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RE: Glenn Klotz's question

Reader comment on item: After Saddam? Remaking the Mideast

Submitted by Bob Samuals (United States), Feb 11, 2003 at 10:58

There is an equivocation being made here. "Liberal" is used to denote "socialist", but in other contexts denotes the opposite: "Free market capitalism" (as in "classical liberal"). The later usage predates the former and some authors avoid using the former -- David Horowitz uses "leftist" instead. I use the term "socialist" for the former and "capitalist" for the latter.

The term is also commonly used to contrast free democratic societies (of varying degrees) from dictatorships (of varying degrees). As in "liberal democracy" or "liberal reformers".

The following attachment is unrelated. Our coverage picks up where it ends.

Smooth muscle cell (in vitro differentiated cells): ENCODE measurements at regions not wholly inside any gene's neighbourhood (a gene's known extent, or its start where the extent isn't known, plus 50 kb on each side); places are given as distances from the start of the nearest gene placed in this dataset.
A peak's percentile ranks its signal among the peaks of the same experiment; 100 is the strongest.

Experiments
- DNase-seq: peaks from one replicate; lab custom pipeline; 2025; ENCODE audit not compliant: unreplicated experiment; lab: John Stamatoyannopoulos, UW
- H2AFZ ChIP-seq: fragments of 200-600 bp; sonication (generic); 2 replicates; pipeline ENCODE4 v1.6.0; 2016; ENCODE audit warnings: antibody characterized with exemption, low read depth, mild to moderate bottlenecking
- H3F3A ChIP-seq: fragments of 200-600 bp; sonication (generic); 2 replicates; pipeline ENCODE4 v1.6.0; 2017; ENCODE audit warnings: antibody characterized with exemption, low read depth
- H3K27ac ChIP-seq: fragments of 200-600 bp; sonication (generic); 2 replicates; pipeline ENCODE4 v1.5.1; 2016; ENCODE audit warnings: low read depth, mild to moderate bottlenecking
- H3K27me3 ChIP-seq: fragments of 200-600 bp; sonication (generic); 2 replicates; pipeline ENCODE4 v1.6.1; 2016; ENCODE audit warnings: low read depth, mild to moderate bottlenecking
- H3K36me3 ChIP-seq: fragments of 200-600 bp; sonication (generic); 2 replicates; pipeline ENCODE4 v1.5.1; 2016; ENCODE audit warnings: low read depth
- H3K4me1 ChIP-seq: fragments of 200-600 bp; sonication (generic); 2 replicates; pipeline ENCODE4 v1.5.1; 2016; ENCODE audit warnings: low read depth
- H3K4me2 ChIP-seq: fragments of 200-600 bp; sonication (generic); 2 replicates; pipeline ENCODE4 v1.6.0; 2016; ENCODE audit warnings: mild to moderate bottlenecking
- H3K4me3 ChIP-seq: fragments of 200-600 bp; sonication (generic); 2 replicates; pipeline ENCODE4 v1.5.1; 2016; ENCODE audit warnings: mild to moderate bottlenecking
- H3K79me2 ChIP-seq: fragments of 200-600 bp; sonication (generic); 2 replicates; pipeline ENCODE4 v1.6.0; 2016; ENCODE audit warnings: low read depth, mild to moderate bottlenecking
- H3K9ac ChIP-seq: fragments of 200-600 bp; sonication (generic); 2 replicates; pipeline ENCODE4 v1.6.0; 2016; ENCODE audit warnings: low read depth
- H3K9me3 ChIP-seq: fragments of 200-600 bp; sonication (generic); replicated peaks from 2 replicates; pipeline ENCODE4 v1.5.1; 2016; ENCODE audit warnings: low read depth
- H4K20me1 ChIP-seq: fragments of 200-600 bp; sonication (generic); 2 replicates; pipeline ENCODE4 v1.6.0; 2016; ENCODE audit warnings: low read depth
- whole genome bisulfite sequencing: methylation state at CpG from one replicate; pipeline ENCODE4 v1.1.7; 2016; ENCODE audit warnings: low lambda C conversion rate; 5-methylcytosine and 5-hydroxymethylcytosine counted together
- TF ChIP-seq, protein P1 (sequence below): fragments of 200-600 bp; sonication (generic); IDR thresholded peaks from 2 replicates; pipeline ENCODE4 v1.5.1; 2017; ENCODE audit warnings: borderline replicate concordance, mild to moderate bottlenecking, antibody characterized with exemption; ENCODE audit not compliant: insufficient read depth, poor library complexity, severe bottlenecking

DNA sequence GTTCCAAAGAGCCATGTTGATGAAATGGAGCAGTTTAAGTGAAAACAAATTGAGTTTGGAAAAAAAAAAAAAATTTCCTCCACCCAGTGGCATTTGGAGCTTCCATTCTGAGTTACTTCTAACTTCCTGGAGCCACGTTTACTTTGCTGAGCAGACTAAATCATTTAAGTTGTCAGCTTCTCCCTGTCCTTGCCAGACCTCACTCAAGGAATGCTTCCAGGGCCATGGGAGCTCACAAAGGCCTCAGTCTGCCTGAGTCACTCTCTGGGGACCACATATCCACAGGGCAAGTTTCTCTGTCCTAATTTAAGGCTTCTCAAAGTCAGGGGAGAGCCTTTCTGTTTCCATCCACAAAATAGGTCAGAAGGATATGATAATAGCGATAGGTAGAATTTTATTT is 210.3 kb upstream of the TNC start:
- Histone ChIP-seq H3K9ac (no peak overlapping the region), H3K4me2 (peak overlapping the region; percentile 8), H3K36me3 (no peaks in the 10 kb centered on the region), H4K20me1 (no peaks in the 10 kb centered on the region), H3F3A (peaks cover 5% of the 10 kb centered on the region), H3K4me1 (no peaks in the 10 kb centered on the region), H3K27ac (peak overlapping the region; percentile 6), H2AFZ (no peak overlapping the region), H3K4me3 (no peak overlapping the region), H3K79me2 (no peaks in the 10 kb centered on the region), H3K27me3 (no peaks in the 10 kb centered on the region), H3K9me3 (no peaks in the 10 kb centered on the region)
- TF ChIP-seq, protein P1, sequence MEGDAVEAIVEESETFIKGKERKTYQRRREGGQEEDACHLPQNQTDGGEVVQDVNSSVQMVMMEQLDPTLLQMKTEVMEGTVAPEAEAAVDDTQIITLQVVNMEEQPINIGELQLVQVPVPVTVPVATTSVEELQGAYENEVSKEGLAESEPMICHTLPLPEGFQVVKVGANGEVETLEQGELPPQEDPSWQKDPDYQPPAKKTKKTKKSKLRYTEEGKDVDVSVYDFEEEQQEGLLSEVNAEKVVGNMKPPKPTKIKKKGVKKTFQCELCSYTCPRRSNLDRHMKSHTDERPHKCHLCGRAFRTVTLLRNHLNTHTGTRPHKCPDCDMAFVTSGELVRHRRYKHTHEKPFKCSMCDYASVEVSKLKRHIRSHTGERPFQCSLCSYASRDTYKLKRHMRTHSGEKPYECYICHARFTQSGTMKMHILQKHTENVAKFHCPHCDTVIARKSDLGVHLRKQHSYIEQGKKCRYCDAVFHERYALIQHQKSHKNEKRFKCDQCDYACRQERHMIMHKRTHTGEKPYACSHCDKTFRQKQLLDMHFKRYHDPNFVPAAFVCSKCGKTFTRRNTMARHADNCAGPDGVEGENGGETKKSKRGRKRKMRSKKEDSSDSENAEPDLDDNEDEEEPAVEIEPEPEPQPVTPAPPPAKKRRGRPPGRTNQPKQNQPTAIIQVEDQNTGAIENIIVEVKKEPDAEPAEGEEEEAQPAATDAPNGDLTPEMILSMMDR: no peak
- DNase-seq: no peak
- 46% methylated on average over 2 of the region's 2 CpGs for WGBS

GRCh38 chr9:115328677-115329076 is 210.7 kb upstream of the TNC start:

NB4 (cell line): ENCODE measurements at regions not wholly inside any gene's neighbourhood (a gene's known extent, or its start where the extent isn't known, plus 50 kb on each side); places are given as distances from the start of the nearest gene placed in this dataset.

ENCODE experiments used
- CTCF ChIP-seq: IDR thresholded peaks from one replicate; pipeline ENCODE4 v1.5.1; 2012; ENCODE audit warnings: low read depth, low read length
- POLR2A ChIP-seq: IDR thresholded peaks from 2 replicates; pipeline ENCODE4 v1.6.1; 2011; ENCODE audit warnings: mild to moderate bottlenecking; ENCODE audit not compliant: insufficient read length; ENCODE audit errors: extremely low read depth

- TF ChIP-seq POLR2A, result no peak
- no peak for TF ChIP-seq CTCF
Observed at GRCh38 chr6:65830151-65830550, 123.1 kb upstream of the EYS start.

In Dr. Pipes' article, liberal meaning "socialist": "Writing in the liberal-leaning Foreign Affairs..."

In Dr. Pipes' article, liberal meaning "free democratic": "Efforts to inculcate democratic values will find few allies from within Arab societies, where "advocates for liberal values constitute at best a small minority."

"A famous American victory in Iraq and the successful
rehabilitation of that country will bring liberals out of
the woodwork and generally move the region toward democracy..."

There is a good book about the change of meaning of this term:
Decline of American Liberalism by A.A. Ekirch

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